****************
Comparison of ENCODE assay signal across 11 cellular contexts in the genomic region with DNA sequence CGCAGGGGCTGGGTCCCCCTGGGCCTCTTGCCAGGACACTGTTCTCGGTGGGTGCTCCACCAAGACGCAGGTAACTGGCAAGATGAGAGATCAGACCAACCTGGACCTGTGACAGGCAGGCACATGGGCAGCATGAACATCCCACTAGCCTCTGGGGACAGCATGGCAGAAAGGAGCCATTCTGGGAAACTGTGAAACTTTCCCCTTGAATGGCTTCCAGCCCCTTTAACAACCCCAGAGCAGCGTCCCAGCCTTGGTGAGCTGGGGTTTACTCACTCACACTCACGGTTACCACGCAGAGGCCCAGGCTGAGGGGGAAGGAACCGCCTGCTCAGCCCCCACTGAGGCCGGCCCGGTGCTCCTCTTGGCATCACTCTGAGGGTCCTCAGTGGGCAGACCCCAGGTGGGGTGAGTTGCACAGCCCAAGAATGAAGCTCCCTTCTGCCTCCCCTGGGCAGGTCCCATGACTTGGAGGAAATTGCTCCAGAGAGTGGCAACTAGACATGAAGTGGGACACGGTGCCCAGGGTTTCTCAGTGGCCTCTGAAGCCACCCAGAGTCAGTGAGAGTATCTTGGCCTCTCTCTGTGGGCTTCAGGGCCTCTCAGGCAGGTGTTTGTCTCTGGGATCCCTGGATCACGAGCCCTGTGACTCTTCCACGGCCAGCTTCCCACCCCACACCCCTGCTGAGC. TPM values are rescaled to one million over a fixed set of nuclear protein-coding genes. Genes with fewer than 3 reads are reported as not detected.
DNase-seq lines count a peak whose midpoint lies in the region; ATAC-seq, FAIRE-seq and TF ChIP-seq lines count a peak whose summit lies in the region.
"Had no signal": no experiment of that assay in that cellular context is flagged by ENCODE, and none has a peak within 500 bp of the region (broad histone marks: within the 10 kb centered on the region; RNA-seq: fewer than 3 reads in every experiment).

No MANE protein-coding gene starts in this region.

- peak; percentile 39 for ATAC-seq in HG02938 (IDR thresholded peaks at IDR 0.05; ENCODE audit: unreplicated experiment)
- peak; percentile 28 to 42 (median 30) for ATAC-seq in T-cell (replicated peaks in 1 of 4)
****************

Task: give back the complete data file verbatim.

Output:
Comparison of ENCODE assay signal across 11 cellular contexts in the genomic region with DNA sequence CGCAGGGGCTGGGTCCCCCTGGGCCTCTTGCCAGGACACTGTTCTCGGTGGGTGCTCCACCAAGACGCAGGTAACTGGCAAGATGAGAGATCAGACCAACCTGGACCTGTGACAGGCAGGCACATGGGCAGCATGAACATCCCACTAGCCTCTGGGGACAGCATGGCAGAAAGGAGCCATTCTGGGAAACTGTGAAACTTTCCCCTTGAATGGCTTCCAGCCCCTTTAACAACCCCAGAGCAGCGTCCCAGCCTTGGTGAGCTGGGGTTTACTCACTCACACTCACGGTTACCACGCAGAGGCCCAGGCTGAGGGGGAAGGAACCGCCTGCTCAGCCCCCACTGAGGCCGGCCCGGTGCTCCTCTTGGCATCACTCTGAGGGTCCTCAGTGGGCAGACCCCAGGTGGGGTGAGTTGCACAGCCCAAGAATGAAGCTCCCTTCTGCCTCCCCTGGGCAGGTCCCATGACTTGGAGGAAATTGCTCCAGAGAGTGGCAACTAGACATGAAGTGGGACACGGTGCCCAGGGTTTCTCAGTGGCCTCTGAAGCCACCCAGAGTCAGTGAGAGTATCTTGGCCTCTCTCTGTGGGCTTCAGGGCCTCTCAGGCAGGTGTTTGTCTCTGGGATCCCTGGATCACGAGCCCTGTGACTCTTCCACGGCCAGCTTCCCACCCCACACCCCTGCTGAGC. TPM values are rescaled to one million over a fixed set of nuclear protein-coding genes. Genes with fewer than 3 reads are reported as not detected.
DNase-seq lines count a peak whose midpoint lies in the region; ATAC-seq, FAIRE-seq and TF ChIP-seq lines count a peak whose summit lies in the region.
"Had no signal": no experiment of that assay in that cellular context is flagged by ENCODE, and none has a peak within 500 bp of the region (broad histone marks: within the 10 kb centered on the region; RNA-seq: fewer than 3 reads in every experiment).

No MANE protein-coding gene starts in this region.

- peak; percentile 39 for ATAC-seq in HG02938 (IDR thresholded peaks at IDR 0.05; ENCODE audit: unreplicated experiment)
- peak; percentile 28 to 42 (median 30) for ATAC-seq in T-cell (replicated peaks in 1 of 4)